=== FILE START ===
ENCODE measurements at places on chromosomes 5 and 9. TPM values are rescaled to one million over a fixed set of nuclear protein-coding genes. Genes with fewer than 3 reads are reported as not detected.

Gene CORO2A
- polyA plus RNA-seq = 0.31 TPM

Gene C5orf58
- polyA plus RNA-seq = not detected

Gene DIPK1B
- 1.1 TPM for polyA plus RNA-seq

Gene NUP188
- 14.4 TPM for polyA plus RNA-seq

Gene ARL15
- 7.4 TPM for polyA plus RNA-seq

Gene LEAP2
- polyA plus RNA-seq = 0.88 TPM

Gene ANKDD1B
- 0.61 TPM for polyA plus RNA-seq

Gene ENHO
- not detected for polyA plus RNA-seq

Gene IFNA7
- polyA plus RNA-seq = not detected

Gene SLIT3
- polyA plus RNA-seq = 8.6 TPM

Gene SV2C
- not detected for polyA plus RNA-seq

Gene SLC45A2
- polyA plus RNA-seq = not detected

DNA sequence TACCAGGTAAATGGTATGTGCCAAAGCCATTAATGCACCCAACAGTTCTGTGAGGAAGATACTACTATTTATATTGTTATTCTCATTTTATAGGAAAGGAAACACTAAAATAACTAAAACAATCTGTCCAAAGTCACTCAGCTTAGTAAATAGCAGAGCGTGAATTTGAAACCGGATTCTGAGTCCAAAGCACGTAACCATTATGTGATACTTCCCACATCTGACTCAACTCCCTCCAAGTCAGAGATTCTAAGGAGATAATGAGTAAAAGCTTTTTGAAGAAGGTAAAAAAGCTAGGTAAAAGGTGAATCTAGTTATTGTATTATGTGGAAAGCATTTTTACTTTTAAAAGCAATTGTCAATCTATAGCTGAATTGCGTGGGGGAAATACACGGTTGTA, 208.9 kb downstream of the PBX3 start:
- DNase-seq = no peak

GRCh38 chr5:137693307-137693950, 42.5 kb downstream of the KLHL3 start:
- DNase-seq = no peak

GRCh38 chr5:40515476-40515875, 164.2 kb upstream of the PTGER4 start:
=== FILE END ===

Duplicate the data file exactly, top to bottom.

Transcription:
ENCODE measurements at places on chromosomes 5 and 9. TPM values are rescaled to one million over a fixed set of nuclear protein-coding genes. Genes with fewer than 3 reads are reported as not detected.

Gene CORO2A
- polyA plus RNA-seq = 0.31 TPM

Gene C5orf58
- polyA plus RNA-seq = not detected

Gene DIPK1B
- 1.1 TPM for polyA plus RNA-seq

Gene NUP188
- 14.4 TPM for polyA plus RNA-seq

Gene ARL15
- 7.4 TPM for polyA plus RNA-seq

Gene LEAP2
- polyA plus RNA-seq = 0.88 TPM

Gene ANKDD1B
- 0.61 TPM for polyA plus RNA-seq

Gene ENHO
- not detected for polyA plus RNA-seq

Gene IFNA7
- polyA plus RNA-seq = not detected

Gene SLIT3
- polyA plus RNA-seq = 8.6 TPM

Gene SV2C
- not detected for polyA plus RNA-seq

Gene SLC45A2
- polyA plus RNA-seq = not detected

DNA sequence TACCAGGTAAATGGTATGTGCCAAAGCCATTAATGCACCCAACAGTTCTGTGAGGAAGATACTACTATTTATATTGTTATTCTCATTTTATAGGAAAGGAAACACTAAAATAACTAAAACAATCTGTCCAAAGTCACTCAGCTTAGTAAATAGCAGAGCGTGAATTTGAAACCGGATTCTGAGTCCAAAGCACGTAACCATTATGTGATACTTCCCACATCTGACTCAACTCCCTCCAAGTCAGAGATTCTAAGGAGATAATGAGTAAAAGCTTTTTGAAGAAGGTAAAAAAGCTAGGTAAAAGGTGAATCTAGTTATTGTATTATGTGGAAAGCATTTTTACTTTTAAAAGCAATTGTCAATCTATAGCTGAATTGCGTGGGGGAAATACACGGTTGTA, 208.9 kb downstream of the PBX3 start:
- DNase-seq = no peak

GRCh38 chr5:137693307-137693950, 42.5 kb downstream of the KLHL3 start:
- DNase-seq = no peak

GRCh38 chr5:40515476-40515875, 164.2 kb upstream of the PTGER4 start: